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Year : 2021  |  Volume : 19  |  Issue : 2  |  Page : 156-157

Igloo Dentistry

Department of prosthodontics Crown and Bridge Including Implantology, Narayana Dental College and Hospital, Nellore, Andhra Pradesh, India

Date of Submission11-Apr-2021
Date of Decision30-Apr-2021
Date of Acceptance09-Jun-2021
Date of Web Publication2-Aug-2021

Correspondence Address:
Sangam Bhavana Lahari
D/o Sangam Vasudevarao, Mullapeta, Walkers Road, 20/2/889, Nellore, Andhra Pradesh
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Source of Support: None, Conflict of Interest: None

DOI: 10.4103/jiaphd.jiaphd_59_21

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How to cite this article:
Lahari SB, Kumar V H, Madhav M S, Reddy M D. Igloo Dentistry. J Indian Assoc Public Health Dent 2021;19:156-7

How to cite this URL:
Lahari SB, Kumar V H, Madhav M S, Reddy M D. Igloo Dentistry. J Indian Assoc Public Health Dent [serial online] 2021 [cited 2023 Jan 29];19:156-7. Available from: https://www.jiaphd.org/text.asp?2021/19/2/156/322866

  Introduction Top

During the dental procedures, there are chances for transmission of disease causing organisms and cross-contamination. One of the major sources of transference is through aerosols, and most of the dental treatments are interlinked with the aerosol generations with aerators, three-way syringe, etc., in this pandemic; the U.S. Centers for Disease Control and Prevention has listed dental care professionals into high-risk category. Before COVID-19 period, dental management includes usage of masks, gloves, eye wear, etc., as precautionary measurements; however, during this pandemic, the healthcare professionals were suggested to use PPE kits and face shield to reduce potential viral load. However, these barriers are not sole enough as the particles that are expelled out accumulate in the working area. A new protection barrier has been suggested on March 23, 2020, by Dr. Hsien Yung's. This is placed over a patients' head and neck allowing adequate protection for dentists and auxiliary staff during the procedures.[1] The present technique describes modifications made which ease both dentist and patient mainly in global hazard circumstances.

  Igloo Dentistry Technique Top

The whole substructure design carries a base of a U-shaped framework with dimensions of 60 cm × 40 cm and projection rods, with a height of 50 cm, made up of acrylic resin sheet. The whole set could be attached to the neck of the dental chairs with the help of threads [Figure 1]. A thin plastic sheet was then spread and attached, aiding binder clips over the framework [Figure 2] and [Figure 3]. The accessory vents were marked according to the requirement of quadrants and then sliced with the help of the Bard–Parker blade.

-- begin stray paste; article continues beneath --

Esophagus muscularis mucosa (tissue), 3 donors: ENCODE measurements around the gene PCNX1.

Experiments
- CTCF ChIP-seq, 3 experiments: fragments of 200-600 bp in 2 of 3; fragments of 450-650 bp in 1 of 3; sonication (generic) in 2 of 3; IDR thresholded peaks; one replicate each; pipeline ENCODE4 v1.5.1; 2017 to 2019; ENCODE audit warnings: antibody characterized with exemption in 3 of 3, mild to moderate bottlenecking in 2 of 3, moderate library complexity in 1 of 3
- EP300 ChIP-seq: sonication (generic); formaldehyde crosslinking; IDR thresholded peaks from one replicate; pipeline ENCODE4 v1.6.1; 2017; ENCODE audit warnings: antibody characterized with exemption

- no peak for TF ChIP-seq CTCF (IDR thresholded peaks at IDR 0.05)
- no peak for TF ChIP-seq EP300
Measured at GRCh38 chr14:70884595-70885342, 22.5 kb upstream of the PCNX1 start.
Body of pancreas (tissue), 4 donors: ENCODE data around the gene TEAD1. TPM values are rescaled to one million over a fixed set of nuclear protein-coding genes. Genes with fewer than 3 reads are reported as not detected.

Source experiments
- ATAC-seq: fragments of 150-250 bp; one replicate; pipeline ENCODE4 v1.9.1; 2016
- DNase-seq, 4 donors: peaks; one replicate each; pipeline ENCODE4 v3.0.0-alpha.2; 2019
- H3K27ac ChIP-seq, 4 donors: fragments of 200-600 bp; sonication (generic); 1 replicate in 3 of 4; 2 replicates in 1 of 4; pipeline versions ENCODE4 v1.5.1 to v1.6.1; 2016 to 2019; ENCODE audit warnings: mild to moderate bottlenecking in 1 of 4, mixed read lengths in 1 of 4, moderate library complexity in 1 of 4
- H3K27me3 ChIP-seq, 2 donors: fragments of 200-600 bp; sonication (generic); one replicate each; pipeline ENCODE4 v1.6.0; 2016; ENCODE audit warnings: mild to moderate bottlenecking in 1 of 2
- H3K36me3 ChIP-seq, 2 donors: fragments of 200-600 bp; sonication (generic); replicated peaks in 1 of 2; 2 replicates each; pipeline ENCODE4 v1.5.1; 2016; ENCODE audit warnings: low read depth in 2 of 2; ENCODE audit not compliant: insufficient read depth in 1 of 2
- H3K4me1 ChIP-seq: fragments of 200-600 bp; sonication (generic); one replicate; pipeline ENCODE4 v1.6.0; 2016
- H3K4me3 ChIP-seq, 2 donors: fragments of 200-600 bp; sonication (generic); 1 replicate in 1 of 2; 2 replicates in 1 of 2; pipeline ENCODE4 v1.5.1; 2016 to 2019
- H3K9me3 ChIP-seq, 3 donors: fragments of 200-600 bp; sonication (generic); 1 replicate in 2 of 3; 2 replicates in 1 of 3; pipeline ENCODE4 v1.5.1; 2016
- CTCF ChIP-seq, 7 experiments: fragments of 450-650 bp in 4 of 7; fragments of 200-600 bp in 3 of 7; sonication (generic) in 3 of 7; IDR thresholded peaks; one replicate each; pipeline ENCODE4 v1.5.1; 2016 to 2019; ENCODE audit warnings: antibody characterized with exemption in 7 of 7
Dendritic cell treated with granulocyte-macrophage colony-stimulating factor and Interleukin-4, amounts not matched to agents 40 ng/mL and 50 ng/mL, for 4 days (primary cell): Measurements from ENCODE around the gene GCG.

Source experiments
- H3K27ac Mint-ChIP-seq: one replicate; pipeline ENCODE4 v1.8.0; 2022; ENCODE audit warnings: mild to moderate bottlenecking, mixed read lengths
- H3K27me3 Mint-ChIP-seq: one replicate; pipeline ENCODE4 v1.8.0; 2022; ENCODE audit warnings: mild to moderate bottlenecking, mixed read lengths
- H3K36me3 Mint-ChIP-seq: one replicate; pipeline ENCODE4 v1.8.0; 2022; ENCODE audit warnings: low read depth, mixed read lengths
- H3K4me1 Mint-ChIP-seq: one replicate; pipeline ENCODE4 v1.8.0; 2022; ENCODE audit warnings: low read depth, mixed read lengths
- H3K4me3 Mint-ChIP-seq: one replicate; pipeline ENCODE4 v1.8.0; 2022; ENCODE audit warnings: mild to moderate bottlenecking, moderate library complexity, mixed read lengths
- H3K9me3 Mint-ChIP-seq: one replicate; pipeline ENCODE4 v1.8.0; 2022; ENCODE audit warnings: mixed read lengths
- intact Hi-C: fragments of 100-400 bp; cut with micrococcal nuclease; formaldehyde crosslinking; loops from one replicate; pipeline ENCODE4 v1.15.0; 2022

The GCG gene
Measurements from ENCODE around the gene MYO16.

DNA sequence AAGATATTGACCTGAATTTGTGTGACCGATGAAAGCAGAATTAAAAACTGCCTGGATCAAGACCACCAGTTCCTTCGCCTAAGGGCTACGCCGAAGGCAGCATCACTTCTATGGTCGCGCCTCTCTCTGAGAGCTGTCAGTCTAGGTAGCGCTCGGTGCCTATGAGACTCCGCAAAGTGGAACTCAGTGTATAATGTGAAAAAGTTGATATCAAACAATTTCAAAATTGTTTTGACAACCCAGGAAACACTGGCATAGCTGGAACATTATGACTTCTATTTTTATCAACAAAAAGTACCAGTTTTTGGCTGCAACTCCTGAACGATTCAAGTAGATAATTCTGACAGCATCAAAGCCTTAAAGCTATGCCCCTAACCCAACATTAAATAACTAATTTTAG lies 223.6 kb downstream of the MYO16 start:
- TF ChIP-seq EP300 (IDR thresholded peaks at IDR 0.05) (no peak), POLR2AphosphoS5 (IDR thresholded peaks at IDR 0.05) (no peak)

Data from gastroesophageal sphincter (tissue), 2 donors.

Figure 1: Substructure with U-shaped framework and projection rods

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Figure 2: Substructure with plastic sheet (Igloo) attached with the help of binder clips and preparation of customized access vents

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Figure 3: Binder clips

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In previous models of the aerosol box, the upper part of the framework is fixed to the lower compartment, not allowing through disinfection after treatment, and also they come up with prefabricated accessory vents which allow limited access.[1] However, the advantages of the present modification include a detachable thin plastic sheet (Igloo), which acts as an upper compartment that permits the passage of visible light and provides through disinfection of the open framework. Moreover, customization of accessory vents as per the treatment requirement allows better access to the clinician and auxiliaries [Figure 4]. After completing the procedure, the sheet can be removed or reused after disinfection or discarded and replaced with new ones. The framework fabrication is very economical, and the dimensions of the substructure allow the comfortable fit of the broad-shouldered and heavy clients, and also, the height of the projections facilitates the aerosol distribution. Although the technique is reasonably working good, still the further studies have to be conducted in the future on amount of distribution of aerosols.
Figure 4: Visibility and accessibility of required treatment through customized vents

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We admit that there is a sequence of steps to be followed before performing the treatment. However, this would delay the treatment, “but as there is a necessity to stop the spread of infection and treat, the need of patient physical barriers plays a considerable role.”

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Conflicts of interest

There are no conflicts of interest.

  References Top

Maniar A, Jagannathan B. The aerosol box. J Anaesthesiol Clin Pharmacol 2020;36(Suppl 1):S141-3.  Back to cited text no. 1


  [Figure 1], [Figure 2], [Figure 3], [Figure 4]


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